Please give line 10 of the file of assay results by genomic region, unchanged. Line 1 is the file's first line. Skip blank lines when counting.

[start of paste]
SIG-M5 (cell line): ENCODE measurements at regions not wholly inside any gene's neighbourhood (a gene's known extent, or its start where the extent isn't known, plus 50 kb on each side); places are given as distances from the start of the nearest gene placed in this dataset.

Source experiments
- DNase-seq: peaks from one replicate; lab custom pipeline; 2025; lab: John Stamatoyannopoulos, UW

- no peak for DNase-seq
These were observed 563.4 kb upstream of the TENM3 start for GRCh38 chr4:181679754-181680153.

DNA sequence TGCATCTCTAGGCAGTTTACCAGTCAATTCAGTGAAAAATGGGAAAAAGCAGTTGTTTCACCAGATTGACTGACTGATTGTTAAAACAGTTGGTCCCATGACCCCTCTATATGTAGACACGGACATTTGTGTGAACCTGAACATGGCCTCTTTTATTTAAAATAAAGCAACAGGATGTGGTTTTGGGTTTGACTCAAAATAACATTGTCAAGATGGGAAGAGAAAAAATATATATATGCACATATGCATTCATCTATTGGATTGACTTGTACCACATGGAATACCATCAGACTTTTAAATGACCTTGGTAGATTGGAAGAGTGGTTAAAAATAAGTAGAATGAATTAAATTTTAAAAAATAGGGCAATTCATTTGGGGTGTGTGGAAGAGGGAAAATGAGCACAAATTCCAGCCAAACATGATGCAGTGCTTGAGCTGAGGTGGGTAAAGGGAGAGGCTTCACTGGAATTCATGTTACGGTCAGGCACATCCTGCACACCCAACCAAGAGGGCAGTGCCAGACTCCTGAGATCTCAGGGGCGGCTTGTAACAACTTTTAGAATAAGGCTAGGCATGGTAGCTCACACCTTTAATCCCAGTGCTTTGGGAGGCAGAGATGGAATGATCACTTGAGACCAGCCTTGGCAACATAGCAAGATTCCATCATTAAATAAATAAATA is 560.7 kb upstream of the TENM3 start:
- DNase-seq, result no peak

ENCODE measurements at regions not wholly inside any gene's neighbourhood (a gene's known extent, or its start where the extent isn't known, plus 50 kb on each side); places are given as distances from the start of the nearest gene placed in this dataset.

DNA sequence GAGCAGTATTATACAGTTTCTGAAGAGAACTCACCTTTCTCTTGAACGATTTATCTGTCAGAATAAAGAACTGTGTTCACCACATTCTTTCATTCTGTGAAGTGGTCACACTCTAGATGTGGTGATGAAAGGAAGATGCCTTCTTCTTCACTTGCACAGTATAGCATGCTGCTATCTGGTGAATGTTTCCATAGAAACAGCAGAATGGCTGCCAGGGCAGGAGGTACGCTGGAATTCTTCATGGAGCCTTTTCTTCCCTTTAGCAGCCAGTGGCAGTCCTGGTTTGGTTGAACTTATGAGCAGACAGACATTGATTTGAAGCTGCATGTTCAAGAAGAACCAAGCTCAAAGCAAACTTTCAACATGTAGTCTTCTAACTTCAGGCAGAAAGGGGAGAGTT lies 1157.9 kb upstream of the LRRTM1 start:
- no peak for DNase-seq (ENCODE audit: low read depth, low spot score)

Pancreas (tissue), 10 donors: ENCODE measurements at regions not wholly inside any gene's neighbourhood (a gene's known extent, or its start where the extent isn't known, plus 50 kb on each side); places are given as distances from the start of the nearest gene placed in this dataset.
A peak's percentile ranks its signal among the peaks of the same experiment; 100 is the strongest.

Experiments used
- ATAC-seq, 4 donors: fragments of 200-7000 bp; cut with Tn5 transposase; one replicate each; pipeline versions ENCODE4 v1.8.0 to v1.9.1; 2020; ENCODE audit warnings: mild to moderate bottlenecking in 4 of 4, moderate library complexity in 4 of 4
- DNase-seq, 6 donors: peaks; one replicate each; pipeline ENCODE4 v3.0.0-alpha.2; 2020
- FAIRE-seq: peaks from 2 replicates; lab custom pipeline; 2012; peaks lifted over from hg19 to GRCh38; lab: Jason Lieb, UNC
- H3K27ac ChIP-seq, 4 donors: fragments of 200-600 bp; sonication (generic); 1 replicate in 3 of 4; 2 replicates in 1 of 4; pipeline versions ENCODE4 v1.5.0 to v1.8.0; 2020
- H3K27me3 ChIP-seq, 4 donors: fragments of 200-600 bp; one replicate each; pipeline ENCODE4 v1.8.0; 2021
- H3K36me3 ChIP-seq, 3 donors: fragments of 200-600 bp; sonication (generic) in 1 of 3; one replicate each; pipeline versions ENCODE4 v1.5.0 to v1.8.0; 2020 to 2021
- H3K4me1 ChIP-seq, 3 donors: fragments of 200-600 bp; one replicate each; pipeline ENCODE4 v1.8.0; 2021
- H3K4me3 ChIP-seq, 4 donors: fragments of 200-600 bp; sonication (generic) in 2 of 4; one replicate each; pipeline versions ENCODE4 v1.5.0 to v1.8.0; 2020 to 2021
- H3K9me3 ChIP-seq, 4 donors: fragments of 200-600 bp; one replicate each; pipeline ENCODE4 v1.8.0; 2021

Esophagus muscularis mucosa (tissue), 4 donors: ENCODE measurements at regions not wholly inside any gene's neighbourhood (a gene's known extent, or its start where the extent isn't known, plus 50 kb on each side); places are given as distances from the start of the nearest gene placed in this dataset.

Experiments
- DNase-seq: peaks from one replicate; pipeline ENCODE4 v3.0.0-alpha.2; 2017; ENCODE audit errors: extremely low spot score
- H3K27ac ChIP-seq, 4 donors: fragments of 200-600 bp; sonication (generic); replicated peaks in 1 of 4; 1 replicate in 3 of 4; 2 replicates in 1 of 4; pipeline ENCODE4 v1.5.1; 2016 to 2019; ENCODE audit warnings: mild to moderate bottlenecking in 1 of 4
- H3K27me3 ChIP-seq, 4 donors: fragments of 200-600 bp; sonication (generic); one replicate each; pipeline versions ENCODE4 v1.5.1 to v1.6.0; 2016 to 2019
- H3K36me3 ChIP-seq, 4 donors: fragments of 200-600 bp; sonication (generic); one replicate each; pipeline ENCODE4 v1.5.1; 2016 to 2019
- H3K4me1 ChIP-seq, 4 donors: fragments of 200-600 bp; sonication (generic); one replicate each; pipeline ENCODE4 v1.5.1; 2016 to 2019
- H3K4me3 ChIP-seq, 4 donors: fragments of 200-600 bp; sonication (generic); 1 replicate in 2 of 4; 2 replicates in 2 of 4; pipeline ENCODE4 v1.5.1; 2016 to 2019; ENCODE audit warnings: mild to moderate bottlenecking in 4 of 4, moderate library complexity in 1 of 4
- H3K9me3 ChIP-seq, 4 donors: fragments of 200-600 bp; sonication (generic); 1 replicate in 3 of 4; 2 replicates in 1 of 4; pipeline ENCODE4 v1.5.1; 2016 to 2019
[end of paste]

- no peak for DNase-seq (ENCODE audit: low read depth, low spot score)